Jake Archibald is a developer at Lanyrd specialising in client-side stuff, although dabbles in a bit of Django. He built their mobile web app which went for ambitious device support rather than "Webkit only thank-you-please". He's keen on web performance, developing Sprite Cow to help ease the pain of sprite sheets, and started a blog way after blogs stopped being cool.
The Application Cache is one of the cool bits of HTML5, allowing sites to work without a network connection brings us much closer to native app-like behaviour. However, from HTML5 roundup articles and talks you may be left with the impression that it's a magic-bullet fix, unfortunately it isn't, the Application Cache is a douchebag.
I don't mean 'incompetent' or simply 'difficult', he's just a 'douchebag'. The Application Cache has skills we need, but if you asked him to paint your bathroom he'd somehow manage to flood your kitchen and break your TV in the process, and he wouldn't care.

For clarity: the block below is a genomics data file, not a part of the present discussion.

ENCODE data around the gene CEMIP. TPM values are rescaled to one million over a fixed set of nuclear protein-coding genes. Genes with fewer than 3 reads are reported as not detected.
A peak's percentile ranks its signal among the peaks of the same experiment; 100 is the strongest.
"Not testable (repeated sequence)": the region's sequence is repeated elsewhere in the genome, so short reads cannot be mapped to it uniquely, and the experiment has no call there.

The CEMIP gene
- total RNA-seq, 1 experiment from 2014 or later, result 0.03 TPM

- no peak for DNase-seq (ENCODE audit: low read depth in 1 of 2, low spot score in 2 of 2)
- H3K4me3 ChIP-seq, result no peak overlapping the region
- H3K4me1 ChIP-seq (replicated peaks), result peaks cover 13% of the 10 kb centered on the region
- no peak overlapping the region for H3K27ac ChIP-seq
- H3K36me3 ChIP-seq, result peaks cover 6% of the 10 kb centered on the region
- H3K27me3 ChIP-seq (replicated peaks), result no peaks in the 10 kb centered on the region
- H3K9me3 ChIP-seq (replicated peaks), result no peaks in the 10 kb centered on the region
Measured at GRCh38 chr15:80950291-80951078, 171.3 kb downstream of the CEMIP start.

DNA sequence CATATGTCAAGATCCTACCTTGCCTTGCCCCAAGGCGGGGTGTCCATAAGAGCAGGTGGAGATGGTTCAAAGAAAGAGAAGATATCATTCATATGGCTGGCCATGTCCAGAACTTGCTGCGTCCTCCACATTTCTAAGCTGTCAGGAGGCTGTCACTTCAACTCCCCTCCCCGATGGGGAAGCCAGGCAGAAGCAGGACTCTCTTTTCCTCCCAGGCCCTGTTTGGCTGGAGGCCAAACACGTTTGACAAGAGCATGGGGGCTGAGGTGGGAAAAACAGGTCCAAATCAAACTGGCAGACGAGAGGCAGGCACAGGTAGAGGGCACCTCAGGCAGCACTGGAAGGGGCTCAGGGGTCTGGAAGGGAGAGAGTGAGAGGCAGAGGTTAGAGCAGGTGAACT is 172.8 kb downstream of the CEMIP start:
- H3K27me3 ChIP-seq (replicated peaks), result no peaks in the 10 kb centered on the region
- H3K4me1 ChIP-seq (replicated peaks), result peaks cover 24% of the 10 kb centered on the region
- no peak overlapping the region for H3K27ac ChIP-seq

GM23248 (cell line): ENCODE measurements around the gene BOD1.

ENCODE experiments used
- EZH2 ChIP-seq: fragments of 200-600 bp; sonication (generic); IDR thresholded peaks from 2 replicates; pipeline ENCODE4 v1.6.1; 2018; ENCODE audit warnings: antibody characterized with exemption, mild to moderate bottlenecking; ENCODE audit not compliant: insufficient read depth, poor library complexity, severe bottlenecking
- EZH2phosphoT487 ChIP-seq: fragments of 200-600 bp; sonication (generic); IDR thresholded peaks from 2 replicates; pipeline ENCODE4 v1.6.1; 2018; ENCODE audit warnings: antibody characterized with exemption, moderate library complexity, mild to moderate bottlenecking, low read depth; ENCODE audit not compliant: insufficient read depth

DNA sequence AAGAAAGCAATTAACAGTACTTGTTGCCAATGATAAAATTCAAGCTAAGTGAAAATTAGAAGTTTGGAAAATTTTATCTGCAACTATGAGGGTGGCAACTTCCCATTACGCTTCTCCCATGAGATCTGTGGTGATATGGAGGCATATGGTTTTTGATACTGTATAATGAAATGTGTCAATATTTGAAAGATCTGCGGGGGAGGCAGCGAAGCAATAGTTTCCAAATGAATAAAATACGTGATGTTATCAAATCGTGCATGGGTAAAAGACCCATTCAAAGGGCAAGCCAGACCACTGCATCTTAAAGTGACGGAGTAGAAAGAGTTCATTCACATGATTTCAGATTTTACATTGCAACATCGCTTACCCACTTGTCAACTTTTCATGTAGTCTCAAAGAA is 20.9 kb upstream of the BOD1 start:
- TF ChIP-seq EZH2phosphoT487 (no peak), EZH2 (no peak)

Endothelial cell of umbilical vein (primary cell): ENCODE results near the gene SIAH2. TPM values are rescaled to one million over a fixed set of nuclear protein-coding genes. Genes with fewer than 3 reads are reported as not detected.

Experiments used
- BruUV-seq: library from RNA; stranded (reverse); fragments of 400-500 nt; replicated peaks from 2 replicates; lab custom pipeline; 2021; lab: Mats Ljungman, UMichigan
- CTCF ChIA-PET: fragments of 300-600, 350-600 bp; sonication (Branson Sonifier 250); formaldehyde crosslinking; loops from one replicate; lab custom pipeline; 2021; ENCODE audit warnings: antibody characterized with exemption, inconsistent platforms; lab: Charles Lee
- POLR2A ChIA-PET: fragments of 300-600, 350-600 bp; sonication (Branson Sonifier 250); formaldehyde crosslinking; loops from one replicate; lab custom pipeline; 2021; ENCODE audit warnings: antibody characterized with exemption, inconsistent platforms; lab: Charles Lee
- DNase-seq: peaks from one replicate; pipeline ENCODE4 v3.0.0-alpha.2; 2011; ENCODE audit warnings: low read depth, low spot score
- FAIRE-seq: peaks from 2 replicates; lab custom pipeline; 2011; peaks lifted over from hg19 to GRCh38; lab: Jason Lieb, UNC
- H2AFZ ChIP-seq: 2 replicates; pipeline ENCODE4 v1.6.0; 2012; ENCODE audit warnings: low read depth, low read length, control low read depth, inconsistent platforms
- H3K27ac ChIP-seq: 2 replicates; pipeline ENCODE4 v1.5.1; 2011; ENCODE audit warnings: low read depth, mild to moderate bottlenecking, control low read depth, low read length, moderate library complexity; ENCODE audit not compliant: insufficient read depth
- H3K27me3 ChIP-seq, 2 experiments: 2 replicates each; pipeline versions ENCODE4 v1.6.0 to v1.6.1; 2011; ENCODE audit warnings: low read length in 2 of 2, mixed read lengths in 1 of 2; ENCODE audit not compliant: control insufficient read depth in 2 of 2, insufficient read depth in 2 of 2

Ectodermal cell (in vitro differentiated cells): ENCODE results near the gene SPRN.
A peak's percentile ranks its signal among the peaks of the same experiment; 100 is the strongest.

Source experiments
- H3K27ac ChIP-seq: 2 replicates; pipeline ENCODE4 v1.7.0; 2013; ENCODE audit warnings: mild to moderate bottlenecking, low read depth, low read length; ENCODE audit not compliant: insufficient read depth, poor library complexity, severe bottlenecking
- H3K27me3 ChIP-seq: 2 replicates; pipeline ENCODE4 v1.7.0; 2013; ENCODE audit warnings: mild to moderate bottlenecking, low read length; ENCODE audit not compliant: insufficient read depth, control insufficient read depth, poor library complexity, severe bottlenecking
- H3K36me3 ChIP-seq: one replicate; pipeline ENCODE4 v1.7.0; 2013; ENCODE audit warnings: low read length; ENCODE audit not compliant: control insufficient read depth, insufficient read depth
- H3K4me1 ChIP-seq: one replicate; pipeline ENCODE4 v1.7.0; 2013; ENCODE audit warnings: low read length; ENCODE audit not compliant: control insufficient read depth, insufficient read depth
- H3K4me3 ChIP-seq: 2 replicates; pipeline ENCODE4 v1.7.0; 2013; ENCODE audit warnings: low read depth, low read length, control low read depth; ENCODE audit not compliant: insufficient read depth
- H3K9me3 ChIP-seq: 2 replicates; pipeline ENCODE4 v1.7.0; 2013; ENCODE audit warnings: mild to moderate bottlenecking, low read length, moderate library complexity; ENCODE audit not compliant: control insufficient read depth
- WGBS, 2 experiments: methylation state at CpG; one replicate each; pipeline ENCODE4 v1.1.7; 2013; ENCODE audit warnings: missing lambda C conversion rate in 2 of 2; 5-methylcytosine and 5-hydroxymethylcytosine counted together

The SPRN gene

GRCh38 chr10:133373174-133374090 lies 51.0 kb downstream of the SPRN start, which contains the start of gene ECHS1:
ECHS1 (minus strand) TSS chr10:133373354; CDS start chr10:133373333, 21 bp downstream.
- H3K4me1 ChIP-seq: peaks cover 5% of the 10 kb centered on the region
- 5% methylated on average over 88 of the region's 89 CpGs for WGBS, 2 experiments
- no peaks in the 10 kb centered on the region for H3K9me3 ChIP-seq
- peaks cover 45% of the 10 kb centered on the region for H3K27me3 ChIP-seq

We'll look at how to use the features of Application Cache without the horrible side effects, comparing techniques you'd use for a simple clientside app and a large content-driven site. We'll explore the many gotchas left out of most AppCache articles and how you can build your site to survive them.